Divisions or pods? SEC schedule faces drawbacks either way in 16-team future | Toppmeyer
If the SEC selects the simplest solution that also preserves the most annual rivalry football games, then it will opt for two eight-team divisions when Oklahoma and Texas join the conference by 2025.
East: Alabama, Auburn, Georgia, Florida, Kentucky, South Carolina, Tennessee, Vanderbilt
West: Arkansas, LSU, Ole Miss, Mississippi State, Missouri, Oklahoma, Texas, Texas A&M
Debate persists on the two-division format, though.
SEC Commissioner Greg Sankey said Friday on “The Paul Finebaum Show” that eliminating divisions is under consideration.
“Options include the single-division structure. It doesn’t mean we would go to that, but perhaps there are no divisions,” Sankey said. “If we do that, that needs to be carefully considered.”
Yes, carefully consider this: Under NCAA rules, a 16-team conference without divisions would not be permitted to conduct a conference championship game.
The Big 12 is allowed to play a conference championship without divisions, because its 10-team conference features a round-robin schedule. A round-robin schedule wouldn’t be possible in a 16-team SEC.
Doing away with the SEC Championship Game seems untenable. It would hamstring revenue and conflict with the College Football Playoff selection process, which gives preference to conference champions.
The SEC has no plans to sabotage its playoff prospects.
“Whatever happens, the Southeastern Conference is going to be at the top of the college football pyramid,” Sankey said.
Using two divisions would preserve most of the SEC’s best rivalries, other than Alabama-LSU and Florida-LSU.
The SEC likely will expand to a nine-game conference schedule after growing to 16 teams. The expanded schedule would allow each team to play every team from the opposite division once every four years, which is more frequent than the current interdivision setup.
So, what’s wrong with eight-team divisions?
I’m thinking the seven other teams in Alabama’s division might not want to face the Crimson Tide each year.
Alabama is a persistent roadblock to playoff qualification. The SEC West has produced a CFP qualifier in each of the playoff’s eight years. Alabama snagged that playoff spot seven times. LSU is the only other SEC West team to make the playoff during the CFP era. The Tigers did so with their undefeated 2019 national championship team.
If the 2021 season and the '22 signing classes are an accurate indicator, the SEC is entering a future with Alabama and Georgia as twin powers.
Going forward, if the SEC aims to best position itself for multiple playoff qualifiers, it would need to maintain Alabama and Georgia in opposite divisions. Both Alabama and Georgia made the playoff in the 2017 and 2021 seasons.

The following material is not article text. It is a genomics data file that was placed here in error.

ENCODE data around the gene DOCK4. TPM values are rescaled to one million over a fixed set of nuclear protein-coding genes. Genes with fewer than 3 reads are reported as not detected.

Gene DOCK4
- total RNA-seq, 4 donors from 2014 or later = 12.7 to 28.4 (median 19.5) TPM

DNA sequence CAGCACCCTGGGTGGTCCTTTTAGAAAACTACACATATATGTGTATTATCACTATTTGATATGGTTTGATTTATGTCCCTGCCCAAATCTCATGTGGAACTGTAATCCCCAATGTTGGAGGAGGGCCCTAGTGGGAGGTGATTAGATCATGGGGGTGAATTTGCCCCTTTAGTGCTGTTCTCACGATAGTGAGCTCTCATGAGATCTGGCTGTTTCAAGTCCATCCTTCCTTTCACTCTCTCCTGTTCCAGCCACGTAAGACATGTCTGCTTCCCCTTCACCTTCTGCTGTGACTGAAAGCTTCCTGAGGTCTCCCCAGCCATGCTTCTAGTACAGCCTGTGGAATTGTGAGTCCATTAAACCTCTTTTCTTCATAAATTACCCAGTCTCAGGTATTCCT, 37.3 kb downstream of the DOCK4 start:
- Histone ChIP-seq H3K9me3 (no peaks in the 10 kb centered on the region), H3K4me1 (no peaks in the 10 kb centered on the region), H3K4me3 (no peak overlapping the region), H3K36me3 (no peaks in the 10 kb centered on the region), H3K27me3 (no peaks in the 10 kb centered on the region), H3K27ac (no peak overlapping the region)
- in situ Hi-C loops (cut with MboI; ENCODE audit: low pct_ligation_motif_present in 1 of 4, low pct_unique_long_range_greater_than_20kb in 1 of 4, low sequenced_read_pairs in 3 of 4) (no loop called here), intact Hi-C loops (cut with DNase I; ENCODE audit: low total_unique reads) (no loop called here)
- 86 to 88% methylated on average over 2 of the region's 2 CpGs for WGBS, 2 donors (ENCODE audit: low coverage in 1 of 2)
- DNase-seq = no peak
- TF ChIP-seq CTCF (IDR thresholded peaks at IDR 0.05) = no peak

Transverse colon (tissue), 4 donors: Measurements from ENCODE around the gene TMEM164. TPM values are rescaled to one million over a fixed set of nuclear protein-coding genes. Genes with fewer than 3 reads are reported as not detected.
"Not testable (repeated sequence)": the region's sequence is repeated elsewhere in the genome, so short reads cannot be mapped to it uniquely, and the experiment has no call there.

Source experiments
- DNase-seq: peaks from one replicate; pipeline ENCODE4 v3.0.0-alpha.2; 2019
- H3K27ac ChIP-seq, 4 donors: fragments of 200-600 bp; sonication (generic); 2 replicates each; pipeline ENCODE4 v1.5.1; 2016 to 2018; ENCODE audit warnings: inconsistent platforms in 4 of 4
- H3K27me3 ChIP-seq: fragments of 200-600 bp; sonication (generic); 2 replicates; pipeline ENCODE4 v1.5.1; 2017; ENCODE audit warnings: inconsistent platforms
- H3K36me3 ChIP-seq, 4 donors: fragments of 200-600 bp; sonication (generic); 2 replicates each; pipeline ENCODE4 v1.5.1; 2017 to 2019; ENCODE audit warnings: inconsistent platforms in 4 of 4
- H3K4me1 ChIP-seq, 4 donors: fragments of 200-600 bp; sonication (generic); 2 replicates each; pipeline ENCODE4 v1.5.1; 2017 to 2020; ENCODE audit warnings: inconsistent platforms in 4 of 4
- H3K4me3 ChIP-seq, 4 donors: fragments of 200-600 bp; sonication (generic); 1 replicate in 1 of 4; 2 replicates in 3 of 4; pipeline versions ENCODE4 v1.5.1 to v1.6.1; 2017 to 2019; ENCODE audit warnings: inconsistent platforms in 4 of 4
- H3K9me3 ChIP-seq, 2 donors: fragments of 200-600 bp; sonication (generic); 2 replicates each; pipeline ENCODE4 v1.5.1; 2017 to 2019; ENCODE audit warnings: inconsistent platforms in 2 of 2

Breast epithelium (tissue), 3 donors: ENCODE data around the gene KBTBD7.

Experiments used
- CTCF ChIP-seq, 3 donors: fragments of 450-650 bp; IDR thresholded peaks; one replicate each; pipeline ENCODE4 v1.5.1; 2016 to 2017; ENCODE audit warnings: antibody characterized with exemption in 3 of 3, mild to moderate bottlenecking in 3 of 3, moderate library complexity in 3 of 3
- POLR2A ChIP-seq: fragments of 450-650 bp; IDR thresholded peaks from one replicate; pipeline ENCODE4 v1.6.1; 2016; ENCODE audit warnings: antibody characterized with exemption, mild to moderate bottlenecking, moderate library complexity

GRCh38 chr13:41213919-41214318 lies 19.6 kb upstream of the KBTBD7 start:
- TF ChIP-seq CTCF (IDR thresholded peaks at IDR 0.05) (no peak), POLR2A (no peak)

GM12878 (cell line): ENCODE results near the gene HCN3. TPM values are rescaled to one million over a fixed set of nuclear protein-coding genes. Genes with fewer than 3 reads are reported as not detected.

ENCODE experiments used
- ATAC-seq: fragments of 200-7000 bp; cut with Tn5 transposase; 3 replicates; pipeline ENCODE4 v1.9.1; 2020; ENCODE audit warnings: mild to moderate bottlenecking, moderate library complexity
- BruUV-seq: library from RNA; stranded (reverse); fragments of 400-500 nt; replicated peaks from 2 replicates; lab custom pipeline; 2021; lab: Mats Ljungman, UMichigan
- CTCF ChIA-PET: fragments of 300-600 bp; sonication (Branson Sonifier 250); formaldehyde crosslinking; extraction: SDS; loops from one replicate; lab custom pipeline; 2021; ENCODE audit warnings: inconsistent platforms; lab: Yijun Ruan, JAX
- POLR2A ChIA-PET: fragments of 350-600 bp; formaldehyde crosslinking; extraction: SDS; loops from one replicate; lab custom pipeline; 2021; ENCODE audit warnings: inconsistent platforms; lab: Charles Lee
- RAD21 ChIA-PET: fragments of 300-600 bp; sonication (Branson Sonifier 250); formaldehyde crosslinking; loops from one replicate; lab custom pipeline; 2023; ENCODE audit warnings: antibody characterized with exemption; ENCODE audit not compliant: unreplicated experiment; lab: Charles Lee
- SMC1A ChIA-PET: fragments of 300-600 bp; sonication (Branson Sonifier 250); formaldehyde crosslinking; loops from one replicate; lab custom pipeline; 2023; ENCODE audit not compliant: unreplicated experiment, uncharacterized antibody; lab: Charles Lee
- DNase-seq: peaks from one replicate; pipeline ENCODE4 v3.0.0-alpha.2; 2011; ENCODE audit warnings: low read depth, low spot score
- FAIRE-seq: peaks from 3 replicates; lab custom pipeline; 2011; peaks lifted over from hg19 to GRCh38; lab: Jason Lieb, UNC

But shifting Alabama and Auburn into the East makes geographical sense in a 16-team conference. And placing Alabama and Auburn in the East would allow for the Alabama-Auburn and Alabama-Tennessee rivalries to continue annually, along with Georgia-Florida and Georgia-Auburn.
If the playoff expanded to 12 teams – the SEC backed this idea, but it failed to gain enough widespread support – housing Alabama and Georgia in the same division wouldn’t be a major issue, because multiple SEC teams from the same division would have a path to playoff qualification in a 12-team format.
But a four- or eight-team playoff increases the incentive for SEC teams to avoid being in a division featuring Nick Saban’s Alabama dynasty.
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Creating a quartet of four-team pods is one alternative to the division structure. Each year, teams would play the other three teams in their pod plus two teams from each of the other three pods.
A popular suggestion for pods features:
Alabama, Auburn, Tennessee, Vanderbilt
Florida, Georgia, Kentucky, South Carolina
LSU, Mississippi, Mississippi State, Texas A&M
Arkansas, Missouri, Oklahoma, Texas
In this setup, three teams would be stuck playing Alabama every year, but Auburn and Tennessee already are accustomed to that. And Vanderbilt football is irrelevant anyway.
A pod system would allow for multiple undefeated or one-loss SEC teams, maximizing opportunities for multiple playoff candidates. Plus, a pod system would allow for the greatest schedule variety. Teams would never go longer than one year without playing a particular SEC foe.
So, what’s the catch?
Well, the pods don't preserve rivalries as well as the division structure. The Deep South's Oldest Rivalry between Auburn and Georgia likely would become a casualty of the pods, although the teams still would play on alternating years.
More importantly, though, it’s unclear how a conference championship game would work in a pod system. NCAA rules don’t outline an avenue to conducting a conference championship game from a pod format.
Divisions remain the cleanest setup. Tough luck for the division that draws Alabama.
Perhaps Georgia feels so emboldened on the heels of winning its first national championship since the 1980 season that it would relish being paired in a division with Alabama.
Blake Toppmeyer is an SEC Columnist for the USA TODAY Network. Email him at BToppmeyer@gannett.com and follow him on Twitter @btoppmeyer. If you enjoy Blake’s coverage, consider a digital subscription that will allow you access to all of it.